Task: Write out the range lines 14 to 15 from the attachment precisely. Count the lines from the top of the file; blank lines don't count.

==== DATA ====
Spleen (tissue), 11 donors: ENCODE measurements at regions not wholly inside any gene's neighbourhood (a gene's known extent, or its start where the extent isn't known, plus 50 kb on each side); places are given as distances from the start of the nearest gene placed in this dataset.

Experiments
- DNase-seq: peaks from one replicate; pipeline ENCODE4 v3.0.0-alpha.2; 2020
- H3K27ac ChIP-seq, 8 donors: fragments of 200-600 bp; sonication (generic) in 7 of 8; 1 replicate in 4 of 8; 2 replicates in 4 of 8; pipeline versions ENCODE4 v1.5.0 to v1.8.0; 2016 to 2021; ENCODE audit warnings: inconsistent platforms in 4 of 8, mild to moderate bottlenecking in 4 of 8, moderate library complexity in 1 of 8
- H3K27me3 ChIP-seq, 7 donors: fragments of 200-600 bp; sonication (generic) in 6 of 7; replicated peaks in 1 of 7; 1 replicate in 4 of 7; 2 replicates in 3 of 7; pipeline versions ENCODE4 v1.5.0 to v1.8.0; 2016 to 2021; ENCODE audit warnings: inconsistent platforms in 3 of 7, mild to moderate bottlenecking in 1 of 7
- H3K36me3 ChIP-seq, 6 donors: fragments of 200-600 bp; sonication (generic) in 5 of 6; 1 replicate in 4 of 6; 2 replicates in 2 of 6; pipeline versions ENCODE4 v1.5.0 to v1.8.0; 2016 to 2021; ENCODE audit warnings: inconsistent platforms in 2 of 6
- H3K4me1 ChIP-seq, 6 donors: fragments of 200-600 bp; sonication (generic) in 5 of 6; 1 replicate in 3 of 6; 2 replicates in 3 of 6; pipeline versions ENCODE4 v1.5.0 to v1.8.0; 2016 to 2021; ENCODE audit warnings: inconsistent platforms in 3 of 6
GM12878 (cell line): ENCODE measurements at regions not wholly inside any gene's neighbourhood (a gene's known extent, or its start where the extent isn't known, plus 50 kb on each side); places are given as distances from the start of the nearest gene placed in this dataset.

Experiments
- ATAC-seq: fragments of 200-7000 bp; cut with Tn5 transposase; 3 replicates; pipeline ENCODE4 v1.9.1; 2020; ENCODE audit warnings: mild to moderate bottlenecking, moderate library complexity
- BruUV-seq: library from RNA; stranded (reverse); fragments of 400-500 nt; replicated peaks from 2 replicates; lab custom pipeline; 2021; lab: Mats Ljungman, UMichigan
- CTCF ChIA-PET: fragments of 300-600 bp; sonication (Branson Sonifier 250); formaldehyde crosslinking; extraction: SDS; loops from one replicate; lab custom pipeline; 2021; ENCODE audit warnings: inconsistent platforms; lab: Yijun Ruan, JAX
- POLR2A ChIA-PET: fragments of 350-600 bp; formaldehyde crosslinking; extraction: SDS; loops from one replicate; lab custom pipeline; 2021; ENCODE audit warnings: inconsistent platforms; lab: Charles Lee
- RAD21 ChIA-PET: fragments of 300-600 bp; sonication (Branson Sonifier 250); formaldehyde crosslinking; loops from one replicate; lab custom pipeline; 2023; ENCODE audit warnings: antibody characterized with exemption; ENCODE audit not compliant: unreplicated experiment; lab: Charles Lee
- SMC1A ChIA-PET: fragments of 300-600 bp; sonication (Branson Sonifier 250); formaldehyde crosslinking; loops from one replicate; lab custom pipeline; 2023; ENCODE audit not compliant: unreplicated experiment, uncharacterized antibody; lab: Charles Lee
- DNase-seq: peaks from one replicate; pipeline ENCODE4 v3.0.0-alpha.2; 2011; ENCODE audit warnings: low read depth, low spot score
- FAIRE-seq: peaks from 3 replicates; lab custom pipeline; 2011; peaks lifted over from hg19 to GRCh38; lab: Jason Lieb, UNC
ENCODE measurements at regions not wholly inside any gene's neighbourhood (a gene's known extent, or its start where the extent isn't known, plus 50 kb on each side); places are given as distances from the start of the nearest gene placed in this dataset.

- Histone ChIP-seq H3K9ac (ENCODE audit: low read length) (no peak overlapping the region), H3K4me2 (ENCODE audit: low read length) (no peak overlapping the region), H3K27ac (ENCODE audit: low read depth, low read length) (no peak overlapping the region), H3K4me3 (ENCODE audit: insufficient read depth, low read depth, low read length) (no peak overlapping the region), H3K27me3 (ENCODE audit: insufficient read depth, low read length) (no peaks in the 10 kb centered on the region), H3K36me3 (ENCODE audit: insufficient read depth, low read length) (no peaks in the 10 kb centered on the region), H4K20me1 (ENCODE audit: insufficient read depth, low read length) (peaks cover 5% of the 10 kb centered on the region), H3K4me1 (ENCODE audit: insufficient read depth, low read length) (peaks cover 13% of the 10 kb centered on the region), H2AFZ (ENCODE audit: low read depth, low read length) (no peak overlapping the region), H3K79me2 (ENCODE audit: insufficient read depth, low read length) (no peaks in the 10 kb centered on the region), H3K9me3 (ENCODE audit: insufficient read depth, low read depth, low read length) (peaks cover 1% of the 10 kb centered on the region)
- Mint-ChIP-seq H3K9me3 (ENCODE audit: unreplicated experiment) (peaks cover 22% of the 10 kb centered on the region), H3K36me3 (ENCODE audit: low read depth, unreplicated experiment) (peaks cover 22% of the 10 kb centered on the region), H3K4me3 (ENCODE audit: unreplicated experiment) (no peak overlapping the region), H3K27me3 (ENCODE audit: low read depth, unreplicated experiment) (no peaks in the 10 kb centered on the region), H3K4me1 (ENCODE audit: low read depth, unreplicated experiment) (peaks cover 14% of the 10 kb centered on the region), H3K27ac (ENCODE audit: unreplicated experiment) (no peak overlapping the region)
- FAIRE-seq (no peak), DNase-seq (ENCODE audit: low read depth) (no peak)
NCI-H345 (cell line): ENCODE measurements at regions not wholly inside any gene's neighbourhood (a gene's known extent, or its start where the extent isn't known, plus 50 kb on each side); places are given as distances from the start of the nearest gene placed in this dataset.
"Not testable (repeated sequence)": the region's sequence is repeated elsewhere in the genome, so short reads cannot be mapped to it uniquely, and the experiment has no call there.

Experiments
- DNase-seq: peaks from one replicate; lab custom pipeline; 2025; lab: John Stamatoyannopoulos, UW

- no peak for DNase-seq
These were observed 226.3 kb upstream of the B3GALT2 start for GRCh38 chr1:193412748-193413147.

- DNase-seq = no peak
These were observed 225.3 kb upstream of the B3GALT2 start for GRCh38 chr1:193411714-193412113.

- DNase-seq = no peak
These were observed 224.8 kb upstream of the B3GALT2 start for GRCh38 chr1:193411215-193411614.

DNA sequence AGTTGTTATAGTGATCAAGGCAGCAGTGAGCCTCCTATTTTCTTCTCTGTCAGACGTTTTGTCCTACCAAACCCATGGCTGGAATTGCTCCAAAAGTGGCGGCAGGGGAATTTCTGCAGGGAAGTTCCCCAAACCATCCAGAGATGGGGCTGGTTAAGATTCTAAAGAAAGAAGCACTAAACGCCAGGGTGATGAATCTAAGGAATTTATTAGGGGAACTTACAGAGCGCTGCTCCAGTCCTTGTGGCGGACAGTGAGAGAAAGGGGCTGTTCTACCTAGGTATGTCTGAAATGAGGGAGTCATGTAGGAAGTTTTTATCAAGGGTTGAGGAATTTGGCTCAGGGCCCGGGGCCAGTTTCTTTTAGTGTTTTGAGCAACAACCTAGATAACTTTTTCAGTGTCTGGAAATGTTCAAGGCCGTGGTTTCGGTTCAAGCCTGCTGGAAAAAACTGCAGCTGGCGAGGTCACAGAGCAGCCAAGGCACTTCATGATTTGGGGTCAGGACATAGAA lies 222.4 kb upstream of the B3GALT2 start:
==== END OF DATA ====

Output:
- RAD21 ChIA-PET: fragments of 300-600 bp; sonication (Branson Sonifier 250); formaldehyde crosslinking; loops from one replicate; lab custom pipeline; 2023; ENCODE audit warnings: antibody characterized with exemption; ENCODE audit not compliant: unreplicated experiment; lab: Charles Lee
- SMC1A ChIA-PET: fragments of 300-600 bp; sonication (Branson Sonifier 250); formaldehyde crosslinking; loops from one replicate; lab custom pipeline; 2023; ENCODE audit not compliant: unreplicated experiment, uncharacterized antibody; lab: Charles Lee